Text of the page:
Following the unloading of equipment and crew, flight operations start with the overhead arrival of Thunderbirds 1-6. Once at the show site the demonstration pilots conduct a survey of the area. This provides them with an opportunity to see the show lines, the crowd lines, and find points of reference on the ground. It’s really just an opportunity to familiarize themselves with the area so that they can fly a safe and well-executed show.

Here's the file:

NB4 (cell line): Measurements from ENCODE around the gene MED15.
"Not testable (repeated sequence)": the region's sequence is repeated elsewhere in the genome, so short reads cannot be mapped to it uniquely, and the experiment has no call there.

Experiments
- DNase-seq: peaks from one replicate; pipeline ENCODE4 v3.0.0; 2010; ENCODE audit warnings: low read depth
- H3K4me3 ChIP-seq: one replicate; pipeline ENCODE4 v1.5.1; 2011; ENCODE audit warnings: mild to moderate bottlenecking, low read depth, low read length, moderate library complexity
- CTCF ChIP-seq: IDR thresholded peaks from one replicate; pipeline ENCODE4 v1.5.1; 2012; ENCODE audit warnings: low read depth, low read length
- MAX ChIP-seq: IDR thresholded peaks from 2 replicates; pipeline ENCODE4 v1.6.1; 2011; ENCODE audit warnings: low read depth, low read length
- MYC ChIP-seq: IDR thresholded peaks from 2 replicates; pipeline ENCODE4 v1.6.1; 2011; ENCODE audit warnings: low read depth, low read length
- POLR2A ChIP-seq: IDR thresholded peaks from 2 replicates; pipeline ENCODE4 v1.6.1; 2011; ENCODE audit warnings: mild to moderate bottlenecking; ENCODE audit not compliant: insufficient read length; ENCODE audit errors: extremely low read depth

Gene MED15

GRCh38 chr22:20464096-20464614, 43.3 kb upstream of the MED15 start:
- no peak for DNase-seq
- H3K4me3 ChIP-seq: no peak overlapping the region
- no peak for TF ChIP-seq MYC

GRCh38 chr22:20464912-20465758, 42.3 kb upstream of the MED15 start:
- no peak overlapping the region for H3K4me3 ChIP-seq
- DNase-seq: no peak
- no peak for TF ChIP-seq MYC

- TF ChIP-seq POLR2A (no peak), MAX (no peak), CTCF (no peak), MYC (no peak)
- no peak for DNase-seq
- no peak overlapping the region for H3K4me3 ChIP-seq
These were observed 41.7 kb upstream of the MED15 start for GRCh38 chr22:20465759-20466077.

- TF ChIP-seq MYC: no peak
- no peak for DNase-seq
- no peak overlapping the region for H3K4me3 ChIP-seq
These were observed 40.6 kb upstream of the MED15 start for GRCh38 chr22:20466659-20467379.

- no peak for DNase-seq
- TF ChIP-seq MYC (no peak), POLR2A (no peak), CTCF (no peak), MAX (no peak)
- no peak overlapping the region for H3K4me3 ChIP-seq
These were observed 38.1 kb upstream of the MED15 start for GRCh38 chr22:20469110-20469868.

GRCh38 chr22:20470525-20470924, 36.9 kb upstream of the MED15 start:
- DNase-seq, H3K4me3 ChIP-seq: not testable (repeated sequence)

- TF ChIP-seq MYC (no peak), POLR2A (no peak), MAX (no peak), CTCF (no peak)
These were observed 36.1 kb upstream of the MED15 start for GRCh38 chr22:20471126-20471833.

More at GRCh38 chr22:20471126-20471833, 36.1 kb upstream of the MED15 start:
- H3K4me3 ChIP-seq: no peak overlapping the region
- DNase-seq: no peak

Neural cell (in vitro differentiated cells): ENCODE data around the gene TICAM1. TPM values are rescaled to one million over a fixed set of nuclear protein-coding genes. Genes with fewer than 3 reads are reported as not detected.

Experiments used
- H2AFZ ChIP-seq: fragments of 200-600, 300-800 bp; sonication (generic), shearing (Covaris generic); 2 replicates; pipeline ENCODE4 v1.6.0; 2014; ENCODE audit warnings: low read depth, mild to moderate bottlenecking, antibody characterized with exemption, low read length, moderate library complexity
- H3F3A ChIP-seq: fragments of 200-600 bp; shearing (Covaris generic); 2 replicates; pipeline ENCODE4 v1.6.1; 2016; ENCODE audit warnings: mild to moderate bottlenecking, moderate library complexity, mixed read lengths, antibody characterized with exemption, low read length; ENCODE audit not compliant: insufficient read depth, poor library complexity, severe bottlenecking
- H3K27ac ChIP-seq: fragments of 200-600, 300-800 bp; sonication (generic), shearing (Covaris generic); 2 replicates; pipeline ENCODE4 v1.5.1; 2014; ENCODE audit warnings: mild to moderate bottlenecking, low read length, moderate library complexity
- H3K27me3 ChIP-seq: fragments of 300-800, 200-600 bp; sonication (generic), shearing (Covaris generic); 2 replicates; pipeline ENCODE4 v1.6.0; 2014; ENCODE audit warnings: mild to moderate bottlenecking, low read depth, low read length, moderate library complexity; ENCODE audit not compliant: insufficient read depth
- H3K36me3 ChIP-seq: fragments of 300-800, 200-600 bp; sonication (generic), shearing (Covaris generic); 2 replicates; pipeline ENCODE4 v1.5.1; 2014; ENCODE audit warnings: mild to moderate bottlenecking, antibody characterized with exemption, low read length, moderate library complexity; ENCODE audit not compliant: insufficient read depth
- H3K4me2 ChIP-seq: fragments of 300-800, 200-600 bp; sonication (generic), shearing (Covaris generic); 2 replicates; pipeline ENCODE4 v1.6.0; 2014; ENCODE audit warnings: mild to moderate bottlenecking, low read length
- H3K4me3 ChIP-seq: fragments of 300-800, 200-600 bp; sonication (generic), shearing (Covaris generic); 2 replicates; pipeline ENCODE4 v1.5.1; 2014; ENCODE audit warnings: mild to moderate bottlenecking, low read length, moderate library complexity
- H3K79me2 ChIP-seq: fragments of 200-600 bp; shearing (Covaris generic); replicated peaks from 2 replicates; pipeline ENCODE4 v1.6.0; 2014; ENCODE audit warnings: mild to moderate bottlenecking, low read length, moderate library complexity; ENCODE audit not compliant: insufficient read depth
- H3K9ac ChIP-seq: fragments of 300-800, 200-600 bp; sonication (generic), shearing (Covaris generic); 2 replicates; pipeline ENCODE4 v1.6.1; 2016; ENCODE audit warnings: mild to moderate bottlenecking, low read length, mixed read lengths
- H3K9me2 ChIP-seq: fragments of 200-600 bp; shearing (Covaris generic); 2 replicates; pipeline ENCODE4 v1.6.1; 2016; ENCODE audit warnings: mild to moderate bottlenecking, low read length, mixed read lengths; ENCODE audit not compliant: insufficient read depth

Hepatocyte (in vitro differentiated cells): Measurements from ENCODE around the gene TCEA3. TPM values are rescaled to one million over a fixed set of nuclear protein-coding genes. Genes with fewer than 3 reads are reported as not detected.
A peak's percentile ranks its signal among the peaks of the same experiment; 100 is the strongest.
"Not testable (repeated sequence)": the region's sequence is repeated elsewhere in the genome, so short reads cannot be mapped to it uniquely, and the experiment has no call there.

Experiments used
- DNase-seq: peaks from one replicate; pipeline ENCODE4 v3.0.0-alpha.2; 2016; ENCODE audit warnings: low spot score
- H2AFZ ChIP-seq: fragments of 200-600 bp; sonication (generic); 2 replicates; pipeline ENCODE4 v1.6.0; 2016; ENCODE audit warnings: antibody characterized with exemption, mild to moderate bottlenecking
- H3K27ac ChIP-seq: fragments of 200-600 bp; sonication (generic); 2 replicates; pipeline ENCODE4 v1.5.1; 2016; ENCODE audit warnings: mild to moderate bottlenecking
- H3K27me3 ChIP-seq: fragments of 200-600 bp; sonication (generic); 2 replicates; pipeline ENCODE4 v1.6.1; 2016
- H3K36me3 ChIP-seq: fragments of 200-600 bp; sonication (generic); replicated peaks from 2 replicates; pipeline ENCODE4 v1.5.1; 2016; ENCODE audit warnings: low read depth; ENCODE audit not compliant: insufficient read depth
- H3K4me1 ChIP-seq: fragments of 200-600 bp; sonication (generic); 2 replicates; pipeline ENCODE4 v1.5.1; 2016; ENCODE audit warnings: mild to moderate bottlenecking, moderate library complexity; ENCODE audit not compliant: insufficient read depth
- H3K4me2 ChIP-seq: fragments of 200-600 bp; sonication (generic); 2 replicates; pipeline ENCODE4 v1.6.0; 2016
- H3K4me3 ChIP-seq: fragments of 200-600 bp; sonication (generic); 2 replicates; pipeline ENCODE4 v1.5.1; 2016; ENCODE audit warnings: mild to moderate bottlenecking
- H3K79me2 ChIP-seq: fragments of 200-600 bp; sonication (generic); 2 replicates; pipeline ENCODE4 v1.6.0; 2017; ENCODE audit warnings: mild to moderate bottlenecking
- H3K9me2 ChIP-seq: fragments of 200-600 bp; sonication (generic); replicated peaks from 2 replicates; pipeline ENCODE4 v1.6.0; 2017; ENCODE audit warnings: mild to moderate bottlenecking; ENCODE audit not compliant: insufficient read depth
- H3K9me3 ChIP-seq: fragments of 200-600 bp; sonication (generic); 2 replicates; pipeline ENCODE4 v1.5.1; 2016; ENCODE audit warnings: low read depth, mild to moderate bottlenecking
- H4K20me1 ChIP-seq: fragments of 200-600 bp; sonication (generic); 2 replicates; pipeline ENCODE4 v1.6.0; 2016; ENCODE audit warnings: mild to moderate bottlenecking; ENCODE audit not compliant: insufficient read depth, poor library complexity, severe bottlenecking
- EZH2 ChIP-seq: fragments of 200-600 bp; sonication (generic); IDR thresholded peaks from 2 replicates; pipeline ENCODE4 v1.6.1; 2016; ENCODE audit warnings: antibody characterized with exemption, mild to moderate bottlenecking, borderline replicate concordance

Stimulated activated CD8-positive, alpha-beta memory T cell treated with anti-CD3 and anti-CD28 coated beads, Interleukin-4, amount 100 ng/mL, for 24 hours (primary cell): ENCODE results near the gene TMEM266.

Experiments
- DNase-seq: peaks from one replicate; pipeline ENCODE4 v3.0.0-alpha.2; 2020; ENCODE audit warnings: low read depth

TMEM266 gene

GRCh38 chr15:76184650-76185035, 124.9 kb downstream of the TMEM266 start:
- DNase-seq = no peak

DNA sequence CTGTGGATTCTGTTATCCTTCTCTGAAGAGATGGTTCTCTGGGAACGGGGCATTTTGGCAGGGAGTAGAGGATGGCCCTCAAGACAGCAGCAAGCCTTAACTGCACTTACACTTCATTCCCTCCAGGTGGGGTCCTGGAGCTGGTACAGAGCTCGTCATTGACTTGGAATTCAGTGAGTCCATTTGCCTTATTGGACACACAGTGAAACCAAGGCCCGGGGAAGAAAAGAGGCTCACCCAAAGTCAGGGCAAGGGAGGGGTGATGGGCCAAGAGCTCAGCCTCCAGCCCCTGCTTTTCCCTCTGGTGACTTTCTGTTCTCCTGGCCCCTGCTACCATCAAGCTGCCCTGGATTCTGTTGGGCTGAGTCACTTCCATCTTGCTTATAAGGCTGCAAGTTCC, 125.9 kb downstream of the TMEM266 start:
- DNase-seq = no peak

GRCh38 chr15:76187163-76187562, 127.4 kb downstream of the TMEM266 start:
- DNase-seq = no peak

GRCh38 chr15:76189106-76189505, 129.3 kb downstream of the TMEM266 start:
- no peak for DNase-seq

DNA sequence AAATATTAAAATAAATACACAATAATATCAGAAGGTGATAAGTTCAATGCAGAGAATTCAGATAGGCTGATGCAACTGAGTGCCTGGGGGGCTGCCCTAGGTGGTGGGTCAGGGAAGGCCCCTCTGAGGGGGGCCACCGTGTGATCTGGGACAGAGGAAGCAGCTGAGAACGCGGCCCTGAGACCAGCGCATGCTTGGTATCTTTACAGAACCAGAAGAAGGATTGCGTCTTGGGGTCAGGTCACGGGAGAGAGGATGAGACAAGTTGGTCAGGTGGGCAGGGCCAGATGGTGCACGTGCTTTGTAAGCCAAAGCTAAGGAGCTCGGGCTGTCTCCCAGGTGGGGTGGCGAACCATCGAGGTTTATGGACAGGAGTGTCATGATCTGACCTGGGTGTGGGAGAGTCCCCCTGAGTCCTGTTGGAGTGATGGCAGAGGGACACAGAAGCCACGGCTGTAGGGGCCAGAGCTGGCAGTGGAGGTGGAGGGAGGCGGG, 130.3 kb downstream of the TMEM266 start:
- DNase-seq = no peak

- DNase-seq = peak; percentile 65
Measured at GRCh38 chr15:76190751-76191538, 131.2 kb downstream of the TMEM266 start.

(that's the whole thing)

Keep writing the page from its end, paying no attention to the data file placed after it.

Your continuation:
After all aircraft, equipment, and personnel are on the ground the jets are thoroughly checked for maintenance complications by the support personal while the officers meet with members of the media for plane-side interviews to help promote the event. This is a great way for local news channels to get people interested in the airshow. While this is taking place, Thunderbird #7 or #8 are in a pre-flight briefing with a lucky member of the media who was pre-selected to go up for a media ride and represent their news station. The media ride takes place in one of the team’s two-seat F-16D’s, which also serve as backup jets for the performances. During the flight, the pilot demonstrates maneuvers from the show routine to the media representative in the back seat.